By Susan Bonicillo
Arizona Daily Wildcat
Friday, September 10, 2004
Baseball may be the national pastime, but it's in football for which Americans display a level of fervor and spectacle that no other sport can claim - not even rhythmic gymnastics.
Like in the time of the caesars, modern day citizens of this American empire have a hunger to cram themselves into a massive concrete stadium to witness displays of organized brutality. Though we can't legally or ethically indulge in the blood sports of imperial Rome (the practice of feeding Christians to lions may not appeal to everyone), the obvious alternative is football.
Football players are our modern-day gladiators, sacrificing life and limb while we consume overpriced popcorn and sodas from the safety of the stands.
As far as sheer pageantry and fanfare go, one cannot match everything that football has to offer, especially that of collegiate football. What other sport heralds its presence on the playing field with the help of an entire marching band dressed in more sequins than a washed-up drag queen?
Part military strategy, part machismo and all athleticism, this game represents the more epic elements of sport.
To the casual observer, football may seem like a poorly veiled attempt to justify heavily-muscled men running into one another at high speeds. However, to a true fan it is so much more.
It's a time in which we can marvel at the perfect execution of a button-hook pass, yet scratch our heads over the pseudo-sexual practices of grown men in spandex slapping each other's asses - but that's another column topic altogether.
You'd think that this display of physical prowess, legions of tuba players and vague hints at homoeroticism would be enough to rouse the more primal elements in UA fans.
However, last Saturday's football game proved that isn't the case. Even head coach Mike Stoops, though appreciative of fans showing up despite the unfavorable weather, expressed his desire that the crowd "make a little more noise."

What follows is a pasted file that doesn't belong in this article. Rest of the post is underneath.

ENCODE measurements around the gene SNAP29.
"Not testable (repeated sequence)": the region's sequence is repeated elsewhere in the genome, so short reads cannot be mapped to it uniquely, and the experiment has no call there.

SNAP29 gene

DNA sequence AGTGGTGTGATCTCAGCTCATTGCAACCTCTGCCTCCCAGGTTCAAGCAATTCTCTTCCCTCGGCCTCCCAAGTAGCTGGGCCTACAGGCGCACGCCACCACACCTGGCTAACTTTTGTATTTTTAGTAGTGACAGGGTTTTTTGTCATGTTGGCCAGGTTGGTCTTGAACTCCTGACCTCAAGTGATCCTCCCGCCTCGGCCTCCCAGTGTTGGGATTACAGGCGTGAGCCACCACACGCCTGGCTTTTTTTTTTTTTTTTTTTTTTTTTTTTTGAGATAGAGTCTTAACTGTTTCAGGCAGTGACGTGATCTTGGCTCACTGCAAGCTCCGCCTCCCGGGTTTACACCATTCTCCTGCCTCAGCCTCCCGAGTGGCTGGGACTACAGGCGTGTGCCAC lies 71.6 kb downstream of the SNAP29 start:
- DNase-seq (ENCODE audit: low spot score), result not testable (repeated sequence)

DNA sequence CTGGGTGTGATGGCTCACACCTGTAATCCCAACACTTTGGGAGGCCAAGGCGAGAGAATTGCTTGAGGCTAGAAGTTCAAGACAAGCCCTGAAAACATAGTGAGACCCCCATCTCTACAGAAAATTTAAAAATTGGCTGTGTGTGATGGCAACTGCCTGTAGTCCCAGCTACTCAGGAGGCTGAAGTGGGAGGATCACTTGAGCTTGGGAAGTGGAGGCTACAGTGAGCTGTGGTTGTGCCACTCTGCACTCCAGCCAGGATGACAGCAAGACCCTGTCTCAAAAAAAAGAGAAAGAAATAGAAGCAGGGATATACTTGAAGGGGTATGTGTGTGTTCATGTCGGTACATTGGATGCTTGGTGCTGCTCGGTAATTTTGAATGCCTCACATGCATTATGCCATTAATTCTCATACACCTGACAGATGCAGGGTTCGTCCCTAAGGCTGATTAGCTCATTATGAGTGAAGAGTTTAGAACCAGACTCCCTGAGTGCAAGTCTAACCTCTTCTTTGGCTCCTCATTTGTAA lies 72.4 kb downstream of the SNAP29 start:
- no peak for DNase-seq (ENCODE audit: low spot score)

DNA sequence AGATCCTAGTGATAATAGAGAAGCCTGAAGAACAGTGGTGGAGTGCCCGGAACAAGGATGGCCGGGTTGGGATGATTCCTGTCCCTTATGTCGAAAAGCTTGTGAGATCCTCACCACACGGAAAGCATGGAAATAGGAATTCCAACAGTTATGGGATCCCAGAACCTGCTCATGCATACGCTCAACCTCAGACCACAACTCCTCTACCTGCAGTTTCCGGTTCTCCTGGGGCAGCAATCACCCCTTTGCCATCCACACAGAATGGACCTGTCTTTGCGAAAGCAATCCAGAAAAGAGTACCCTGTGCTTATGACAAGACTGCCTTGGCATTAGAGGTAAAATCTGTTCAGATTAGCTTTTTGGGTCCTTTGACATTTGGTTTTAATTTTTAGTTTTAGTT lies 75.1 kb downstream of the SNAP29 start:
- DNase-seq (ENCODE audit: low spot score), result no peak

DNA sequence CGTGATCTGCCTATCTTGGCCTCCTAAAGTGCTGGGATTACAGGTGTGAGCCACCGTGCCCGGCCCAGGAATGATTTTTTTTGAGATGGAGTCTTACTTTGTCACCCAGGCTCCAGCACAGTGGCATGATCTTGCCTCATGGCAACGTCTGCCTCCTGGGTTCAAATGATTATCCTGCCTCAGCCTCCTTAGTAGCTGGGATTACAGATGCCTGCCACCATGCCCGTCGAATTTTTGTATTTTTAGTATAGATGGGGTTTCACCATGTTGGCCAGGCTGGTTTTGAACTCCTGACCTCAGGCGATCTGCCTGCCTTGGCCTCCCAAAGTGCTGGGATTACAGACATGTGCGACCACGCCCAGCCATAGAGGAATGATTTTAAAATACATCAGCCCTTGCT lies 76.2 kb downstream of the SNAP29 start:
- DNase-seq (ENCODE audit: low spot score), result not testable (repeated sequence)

I've been to my share of football games at the UA, and I have to say I've had splinters that were more fun.
Now, it's not the fault of the players out on the field, but a major part of the experience is getting rowdy with all the other students in the stands. Being the only person cheering in an otherwise- silent crowd isn't exactly an encouraging atmosphere.
I thought that this sort of lackadaisical, too-cool-for-school attitude was something that we left behind in high school. Thats just not the case. Let's face it; we have the sort of prim- and-proper crowd that would make an extremely anal British schoolteacher search for rowdier environs.
Granted, it's been a while since we've had a season in which we've been excited about anything. Or perhaps we've put so much energy into basketball season that we're all tapped out for cheers.
Looks like we all need a refresher on what a fan is supposed to do. So, here's a rundown: Show up. Make a lot of noise. Go home.
That's all you have to do. This is one of the few times that rowdy behavior is actually encouraged.
However, when you actually attend a UA football game, do you know just who is making all the noise? That's right, - it's that one old guy who graduated in 1917 decked out in all the Arizona athletic regalia that can hang from his small, wrinkled, geriatric body.
It really is true that youth is wasted on the young.
What can we do to resolve this lack of fan support? I say, rig up a sort of cheer track using the sound system of the stadium. A good portion of getting people excited is to gain the necessary momentum. It'll be like in television sitcoms, - the equivalent of a laugh track that tells us the appropriate moments to laugh at an episode of "Friends."
Or another simple solution: Come drunk. First pick a D.D., and then let the fun times roll. It worked for me when I had to attend my cousin's daughter's first Communion; it can work for you.
Tomorrow, the Cats face off against Utah, and we all have a chance to redeem ourselves from Saturday's fiasco.
Now, I know you all have it in you. Any given night spent at a student apartment complex is proof enough that UA students are capable of raising hell.
All I ask is that we channel that stupid, horrendously obnoxious behavior into something productive, i.e. toward supporting our gridiron heroes. See you all there. And remember your pom-poms.
Susan Bonicillo is a junior majoring in English. She can be reached firstname.lastname@example.org.